Empathy Begins Here



In my granddaughter Mia’s preschool, five small white toilets are lined up along a tiled bathroom wall just around the corner from five conveniently low sinks for washing hands. The boys and girls in the Peacefulness classroom line up together to take turns on the toilets. Like many of her classmates, Mia is not quite three years old, so learning to go to the “potty” by herself and leaving diapers behind has been a developmental milestone of which she is understandably quite proud.

Maybe conquering this grown-up task so recently is what has made her empathize with a classmate (I’ll call him Jack) who found that using the school bathroom is not quite as comfortable as accomplishing this task in his home bathroom. Mia’s teacher reported that when she tried to coax an anxious Jack to go in to the potty during outdoor recess, Mia not only volunteered to accompany him but patted his shoulder and sang songs as he tried to do what he was there to do.

And then his mom sent Mia’s mom this email:

Hi Mia’s mom,

This is Jack’s mom. Thank you for tagging me in the photos. I wish there were more, and [the teacher] promised that there will be more!

I think Mia might share with you today that Jack finally went poop in potty yesterday (Thank god!) The teacher told me that Mia went to say “Good job” to Jack. How sweet is she! But what I really want to thank Mia for was the fact that according to the teacher, Mia accompanied Jack earlier this week to teach him how to poop in the toilet in the washroom.  She also told him “good job” and “you can do it” and sang to him while he sat on the toilet (which he didn’t want to do at first). That’s like the sweetest thing I have heard! And I’m sure it wouldn’t be a surprise to you that when I asked Jack who would he like to sit with in the class, “MIA!” he said.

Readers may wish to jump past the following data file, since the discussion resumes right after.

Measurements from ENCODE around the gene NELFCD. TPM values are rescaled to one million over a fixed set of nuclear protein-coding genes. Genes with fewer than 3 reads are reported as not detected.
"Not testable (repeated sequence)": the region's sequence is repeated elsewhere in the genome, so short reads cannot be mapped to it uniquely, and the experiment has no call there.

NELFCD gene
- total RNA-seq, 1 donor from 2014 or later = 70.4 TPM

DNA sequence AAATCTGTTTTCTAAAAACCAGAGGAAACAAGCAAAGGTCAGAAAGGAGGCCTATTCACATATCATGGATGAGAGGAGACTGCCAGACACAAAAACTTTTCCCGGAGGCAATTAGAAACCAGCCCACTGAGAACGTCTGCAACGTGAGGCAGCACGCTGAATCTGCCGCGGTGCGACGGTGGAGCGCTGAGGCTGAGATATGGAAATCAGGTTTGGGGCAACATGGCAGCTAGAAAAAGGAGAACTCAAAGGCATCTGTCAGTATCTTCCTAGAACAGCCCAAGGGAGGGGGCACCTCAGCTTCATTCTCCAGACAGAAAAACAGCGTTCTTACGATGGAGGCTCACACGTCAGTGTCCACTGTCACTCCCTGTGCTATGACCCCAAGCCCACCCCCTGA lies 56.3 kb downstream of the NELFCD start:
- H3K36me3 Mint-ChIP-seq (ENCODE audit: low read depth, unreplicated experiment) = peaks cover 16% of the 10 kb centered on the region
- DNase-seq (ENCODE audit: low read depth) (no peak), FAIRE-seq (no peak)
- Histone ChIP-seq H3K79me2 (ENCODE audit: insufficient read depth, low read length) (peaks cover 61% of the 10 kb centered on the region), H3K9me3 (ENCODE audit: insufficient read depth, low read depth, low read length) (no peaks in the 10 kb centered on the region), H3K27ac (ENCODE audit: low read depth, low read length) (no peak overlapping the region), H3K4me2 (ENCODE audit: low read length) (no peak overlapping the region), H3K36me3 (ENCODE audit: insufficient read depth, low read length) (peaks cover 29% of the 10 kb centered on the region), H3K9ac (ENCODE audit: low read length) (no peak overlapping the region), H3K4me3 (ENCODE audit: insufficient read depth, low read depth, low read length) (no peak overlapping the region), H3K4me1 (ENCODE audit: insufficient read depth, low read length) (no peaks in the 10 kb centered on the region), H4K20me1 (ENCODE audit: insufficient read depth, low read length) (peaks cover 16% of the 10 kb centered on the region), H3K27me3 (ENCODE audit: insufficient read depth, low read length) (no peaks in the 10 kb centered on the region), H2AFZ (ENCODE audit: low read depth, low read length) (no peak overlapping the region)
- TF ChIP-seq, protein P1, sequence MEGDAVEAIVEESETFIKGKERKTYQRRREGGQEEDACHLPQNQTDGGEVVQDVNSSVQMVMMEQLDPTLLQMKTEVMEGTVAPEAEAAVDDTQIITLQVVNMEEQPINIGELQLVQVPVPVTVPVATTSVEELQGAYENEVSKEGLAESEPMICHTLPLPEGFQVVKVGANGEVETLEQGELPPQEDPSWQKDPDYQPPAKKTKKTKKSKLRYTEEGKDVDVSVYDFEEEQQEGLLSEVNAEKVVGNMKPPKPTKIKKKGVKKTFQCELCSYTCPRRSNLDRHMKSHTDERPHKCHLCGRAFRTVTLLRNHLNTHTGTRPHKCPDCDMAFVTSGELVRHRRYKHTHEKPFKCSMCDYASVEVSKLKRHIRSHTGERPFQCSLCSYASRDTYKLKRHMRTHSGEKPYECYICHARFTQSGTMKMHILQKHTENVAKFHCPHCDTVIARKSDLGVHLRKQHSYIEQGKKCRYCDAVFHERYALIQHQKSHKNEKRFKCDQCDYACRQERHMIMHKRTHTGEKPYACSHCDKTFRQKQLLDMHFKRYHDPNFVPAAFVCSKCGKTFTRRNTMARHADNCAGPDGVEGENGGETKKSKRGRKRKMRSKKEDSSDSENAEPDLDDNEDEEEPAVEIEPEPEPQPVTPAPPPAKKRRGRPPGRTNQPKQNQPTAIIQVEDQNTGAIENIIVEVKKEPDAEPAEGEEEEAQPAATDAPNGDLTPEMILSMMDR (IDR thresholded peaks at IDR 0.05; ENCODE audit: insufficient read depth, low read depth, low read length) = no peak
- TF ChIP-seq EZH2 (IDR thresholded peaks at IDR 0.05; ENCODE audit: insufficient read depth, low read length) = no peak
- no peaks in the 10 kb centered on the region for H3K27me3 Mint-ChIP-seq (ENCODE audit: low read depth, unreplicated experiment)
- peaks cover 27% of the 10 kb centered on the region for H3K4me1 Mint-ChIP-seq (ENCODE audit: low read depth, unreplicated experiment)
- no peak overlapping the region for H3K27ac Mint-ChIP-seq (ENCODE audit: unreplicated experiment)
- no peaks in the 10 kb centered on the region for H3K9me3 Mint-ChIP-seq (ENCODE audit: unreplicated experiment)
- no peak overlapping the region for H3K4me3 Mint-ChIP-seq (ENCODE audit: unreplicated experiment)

Thanks to Mia again for helping little Jack achieve his “poop” success.

Have a lovely day.

Warmest regards,

Jack’s mom

Little Mia’s apparent ability to empathize with Jack’s situation touched the hearts of all the “grown-ups” who observed it, and this is why I think that is so: Despite the terrifying problems of our current world situation, we understand that we can begin only as individuals to bring about meaningful change for the more than seven billion beings who share our planet. We can be hopeful, for at not-yet-three-years-old, Mia has learned enough about the world to realize that other people count, that connection is essential, that compassionate action—no matter how small scale—can make a difference in at least one person’s life.

In a recent blog, renowned author Anne Lamott reminded me of a most wonderful quote from Ram Dass, which now comes to mind as I smile and think of Mia’s compassion: “We are all just walking each other home.” This is emotional intelligence at its best—empathizing and connecting with others, reaching out to help each other with daily problems, giving a hand to help someone else get through the obstacle course that confronts us every day in whatever sphere we inhabit. What difference can you make in someone’s life today?